Why Does the President Pardon Turkeys Every Year?

It’s that time of the year again when every vote matters! No, it’s not the midterms, it’s the annual presidential turkey pardoning and these two turkeys from South Dakota need your help. Raised on a farm near Huron under the watchful eye of National Turkey Federation Chairman Jeff Sveen and by turkey grower Ruben Waldner, these two turkeys are set to become the National Thanksgiving Turkey while the other is going to be the alternate.

Peas, born on June 28th, weighs in at 39 pounds and loves listening to Brad Paisley. Peas love to watch the planes pass by and would love to learn how to fly one day.

Twitter: Saagar Enjeti

The other turkey vying for the pardon is Carrots, a turkey with a strong and confident gobble and a fan of Elvis.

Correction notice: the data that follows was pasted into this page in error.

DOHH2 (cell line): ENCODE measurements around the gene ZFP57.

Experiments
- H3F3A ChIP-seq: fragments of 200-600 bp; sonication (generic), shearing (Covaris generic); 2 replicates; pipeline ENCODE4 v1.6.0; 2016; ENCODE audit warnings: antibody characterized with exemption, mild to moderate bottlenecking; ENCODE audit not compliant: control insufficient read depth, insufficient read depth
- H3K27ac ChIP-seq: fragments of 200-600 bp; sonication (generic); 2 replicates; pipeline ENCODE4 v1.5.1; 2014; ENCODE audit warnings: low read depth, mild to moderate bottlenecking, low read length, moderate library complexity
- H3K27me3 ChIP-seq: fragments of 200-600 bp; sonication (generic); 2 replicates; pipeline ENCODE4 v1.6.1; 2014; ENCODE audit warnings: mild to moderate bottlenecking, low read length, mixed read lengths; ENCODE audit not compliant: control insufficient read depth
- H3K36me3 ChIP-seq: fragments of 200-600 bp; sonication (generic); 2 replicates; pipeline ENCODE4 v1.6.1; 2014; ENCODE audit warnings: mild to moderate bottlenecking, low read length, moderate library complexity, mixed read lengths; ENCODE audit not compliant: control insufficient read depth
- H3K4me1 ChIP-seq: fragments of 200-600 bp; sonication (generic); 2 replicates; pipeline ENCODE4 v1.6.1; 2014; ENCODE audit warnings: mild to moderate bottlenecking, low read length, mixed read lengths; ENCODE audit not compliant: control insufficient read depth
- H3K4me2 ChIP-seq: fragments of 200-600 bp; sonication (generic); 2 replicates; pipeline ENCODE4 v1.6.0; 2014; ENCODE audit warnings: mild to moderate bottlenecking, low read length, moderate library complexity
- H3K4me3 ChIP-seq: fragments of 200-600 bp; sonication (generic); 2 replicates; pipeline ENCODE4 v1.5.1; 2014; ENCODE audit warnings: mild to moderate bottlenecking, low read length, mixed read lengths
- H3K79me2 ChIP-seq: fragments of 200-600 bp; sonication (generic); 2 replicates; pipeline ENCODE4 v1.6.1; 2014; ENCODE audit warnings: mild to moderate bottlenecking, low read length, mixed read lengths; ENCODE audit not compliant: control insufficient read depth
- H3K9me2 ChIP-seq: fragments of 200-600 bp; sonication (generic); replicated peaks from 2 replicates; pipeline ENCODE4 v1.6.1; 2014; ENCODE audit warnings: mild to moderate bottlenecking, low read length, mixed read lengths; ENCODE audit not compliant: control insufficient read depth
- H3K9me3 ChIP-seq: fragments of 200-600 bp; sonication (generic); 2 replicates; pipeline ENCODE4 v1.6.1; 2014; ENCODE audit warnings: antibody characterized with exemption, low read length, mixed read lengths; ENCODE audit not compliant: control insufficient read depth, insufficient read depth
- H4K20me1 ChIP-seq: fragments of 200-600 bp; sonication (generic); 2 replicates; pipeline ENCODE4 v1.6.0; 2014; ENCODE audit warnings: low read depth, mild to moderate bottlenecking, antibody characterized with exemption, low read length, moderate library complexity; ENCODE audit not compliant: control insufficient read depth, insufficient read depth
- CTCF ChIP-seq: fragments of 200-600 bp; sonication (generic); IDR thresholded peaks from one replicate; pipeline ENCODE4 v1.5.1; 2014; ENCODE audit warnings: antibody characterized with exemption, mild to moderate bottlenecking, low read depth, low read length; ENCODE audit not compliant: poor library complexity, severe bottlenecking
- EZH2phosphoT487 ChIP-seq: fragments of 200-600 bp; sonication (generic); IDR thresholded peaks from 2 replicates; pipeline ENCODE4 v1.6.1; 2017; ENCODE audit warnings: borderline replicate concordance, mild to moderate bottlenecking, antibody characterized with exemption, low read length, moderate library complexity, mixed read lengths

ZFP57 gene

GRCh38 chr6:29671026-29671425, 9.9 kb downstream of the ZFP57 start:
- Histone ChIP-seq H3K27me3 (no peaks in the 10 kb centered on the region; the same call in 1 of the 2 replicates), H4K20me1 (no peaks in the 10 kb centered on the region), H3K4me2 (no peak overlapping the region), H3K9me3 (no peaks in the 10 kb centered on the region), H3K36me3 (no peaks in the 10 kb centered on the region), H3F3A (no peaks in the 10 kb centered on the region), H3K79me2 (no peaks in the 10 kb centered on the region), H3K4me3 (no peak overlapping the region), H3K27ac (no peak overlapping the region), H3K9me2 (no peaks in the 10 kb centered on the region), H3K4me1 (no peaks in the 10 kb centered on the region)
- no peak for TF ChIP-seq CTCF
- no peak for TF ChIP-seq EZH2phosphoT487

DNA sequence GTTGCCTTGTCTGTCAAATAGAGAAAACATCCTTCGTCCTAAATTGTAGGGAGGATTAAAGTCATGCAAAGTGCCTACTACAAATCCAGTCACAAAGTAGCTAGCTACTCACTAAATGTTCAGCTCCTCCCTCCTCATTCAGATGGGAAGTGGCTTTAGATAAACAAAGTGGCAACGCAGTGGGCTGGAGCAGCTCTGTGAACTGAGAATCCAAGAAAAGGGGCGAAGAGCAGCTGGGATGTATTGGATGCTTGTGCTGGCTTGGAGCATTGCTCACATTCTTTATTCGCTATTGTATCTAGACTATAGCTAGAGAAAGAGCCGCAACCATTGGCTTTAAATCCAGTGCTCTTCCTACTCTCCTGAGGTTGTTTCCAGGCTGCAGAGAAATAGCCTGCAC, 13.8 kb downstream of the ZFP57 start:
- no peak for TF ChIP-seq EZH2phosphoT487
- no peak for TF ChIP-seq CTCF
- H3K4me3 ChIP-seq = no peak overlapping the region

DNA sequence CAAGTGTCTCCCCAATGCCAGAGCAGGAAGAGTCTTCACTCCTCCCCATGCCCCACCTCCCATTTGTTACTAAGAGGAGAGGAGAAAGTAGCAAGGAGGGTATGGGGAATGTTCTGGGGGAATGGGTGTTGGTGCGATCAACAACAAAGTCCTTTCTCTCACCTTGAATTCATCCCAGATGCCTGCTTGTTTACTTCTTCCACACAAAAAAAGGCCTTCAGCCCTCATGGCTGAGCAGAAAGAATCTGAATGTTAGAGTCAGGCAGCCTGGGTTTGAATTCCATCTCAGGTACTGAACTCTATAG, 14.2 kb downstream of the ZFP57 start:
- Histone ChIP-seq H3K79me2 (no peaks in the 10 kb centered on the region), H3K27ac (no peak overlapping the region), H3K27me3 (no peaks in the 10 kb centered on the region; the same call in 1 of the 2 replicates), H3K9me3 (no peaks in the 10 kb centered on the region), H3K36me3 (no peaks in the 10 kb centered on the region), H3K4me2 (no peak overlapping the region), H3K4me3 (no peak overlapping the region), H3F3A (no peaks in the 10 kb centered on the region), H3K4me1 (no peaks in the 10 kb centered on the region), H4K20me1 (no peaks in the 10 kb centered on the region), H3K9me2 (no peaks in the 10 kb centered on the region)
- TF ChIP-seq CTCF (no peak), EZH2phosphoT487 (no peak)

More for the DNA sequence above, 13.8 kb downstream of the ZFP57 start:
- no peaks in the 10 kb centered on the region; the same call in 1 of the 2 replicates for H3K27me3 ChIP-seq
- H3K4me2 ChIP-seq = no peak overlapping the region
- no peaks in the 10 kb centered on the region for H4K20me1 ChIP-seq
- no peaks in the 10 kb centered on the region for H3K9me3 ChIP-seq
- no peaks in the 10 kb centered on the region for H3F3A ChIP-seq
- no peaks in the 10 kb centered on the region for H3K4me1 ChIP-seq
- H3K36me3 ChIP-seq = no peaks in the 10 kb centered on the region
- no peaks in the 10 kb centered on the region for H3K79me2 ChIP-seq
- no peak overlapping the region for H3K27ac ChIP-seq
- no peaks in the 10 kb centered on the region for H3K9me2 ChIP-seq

Twitter: Saagar Enjeti

The White House’s informal history of the turkey pardoning ceremony dates all the way back to the 1940’s, however, historians believe that Abraham Lincoln was the first to pardon a turkey when a turkey was presented to the president and his son pleaded for its life to be saved.

However, it wasn’t until 1989 that the White House turkey pardon became a formal event when President George H.W. Bush told protesting animal rights activists that the turkey would be pardoned and sent to “live out his days on a children’s farm”.

Once pardoned, the turkeys are transported to Virginia Tech and their “Gobbler’s Rest”. The two turkeys will be cared for by students and veterinarians of the college. While at Virginia Tech the turkeys will be available for the public to visit.

President Trump will pardon one of the two turkeys on Tuesday, November 20th, two days before Thanksgiving.

To vote, log in to Twitter and vote on the White House’s official twitter. You can also vote on whitehouse.gov/gobble to vote.

Watch: 7 Animals Eaten at the First Thanksgiving

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